Ad-Express and Daily Iowegian, Centerville, IA

Flood of 2010

July 22, 2010

Corps prepared for spillway discharge

Rathbun, Iowa — The Kansas City District, Corps of Engineers continues to monitor record water levels at Rathbun Lake.

"We are forecasting a spillway discharge to start within 24-36 hours," said Kansas City District, Chief of Emergency Management, Jud Kneuvean.

The flow through the spillway will start slowly and may increase in the next five days depending on precipitation in the basin.

Additional personnel have arrived at Rathbun Lake to assist, assess and advice other local, state and federal agencies. "Public safety is our first priority."

The Kansas City District Headquarters deployed 13 dam safety and flood fight experts," said Emergency Operation Center, Battle Captain Seth Laliberty.

The current forecast is the lake level will rise and begin to flow through the emergency spillway could occur as soon as tomorrow. The flow through the spillway will pass around the southwest end of the dam and eventually reach Little Walnut Creek that flows north of the city of Rathbun. This flow is likely to impact all public roads north of Rathbun.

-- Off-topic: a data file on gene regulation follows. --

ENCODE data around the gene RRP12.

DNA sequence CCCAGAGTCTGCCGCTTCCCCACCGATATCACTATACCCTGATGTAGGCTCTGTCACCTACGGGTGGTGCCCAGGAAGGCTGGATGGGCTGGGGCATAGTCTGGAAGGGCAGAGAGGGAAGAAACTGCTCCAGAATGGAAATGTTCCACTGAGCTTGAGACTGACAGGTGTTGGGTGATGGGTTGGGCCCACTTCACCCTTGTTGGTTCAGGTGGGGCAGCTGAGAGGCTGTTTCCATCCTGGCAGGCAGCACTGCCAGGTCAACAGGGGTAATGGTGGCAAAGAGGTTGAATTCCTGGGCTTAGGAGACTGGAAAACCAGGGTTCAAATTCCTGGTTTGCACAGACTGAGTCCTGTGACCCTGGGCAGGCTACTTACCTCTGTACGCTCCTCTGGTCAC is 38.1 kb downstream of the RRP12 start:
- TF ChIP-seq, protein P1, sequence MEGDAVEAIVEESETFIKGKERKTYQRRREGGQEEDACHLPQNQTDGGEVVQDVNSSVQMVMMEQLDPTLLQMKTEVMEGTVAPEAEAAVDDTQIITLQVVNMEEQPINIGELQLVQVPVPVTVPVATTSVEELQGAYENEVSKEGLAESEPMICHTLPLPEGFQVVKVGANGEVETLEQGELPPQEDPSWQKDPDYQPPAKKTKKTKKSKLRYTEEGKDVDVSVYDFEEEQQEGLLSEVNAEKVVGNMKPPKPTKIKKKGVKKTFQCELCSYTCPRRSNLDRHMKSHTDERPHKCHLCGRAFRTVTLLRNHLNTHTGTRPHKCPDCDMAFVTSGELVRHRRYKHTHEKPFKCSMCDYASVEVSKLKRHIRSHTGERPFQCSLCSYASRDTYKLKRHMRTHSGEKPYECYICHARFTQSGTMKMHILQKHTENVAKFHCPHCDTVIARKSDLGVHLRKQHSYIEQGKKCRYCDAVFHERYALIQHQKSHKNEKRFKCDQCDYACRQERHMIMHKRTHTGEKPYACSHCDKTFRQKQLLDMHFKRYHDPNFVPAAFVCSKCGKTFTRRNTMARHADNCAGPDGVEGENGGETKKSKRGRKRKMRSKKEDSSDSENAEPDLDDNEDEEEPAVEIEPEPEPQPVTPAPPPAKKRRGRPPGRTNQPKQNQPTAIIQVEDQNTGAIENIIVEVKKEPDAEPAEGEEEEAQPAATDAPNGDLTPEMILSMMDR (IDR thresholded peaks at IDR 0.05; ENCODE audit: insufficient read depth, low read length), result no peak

The Corps of Engineers continues to coordinate with Appanoose County officials on potential impacts to roads and other facilities in the area.

Due to last Monday night's heavy precipitation, the Corps of Engineers stopped all releases from the lake to avoid additional downstream flooding. Beginning Wednesday morning increases were slowly increased and will remain constant at 2100 cubic feet per second.

Beginning Thursday morning, lake releases will be gradually increased and downstream conditions will be monitored. "The goal is to increase releases to 3,000 cubic feet per second, but the total release will be determined by downstream impacts and conditions." said Bill Empson, Chief of the Technical Support Branch for the Kansas City District, Army Corps of Engineers. Over the past few weeks, releases have been limited to 1,500 cubic feet per second to avoid downstream impacts. In response to increased flow through the normal outlet channel, additional rock will be brought in to prevent erosion of soil in the outlet channel.

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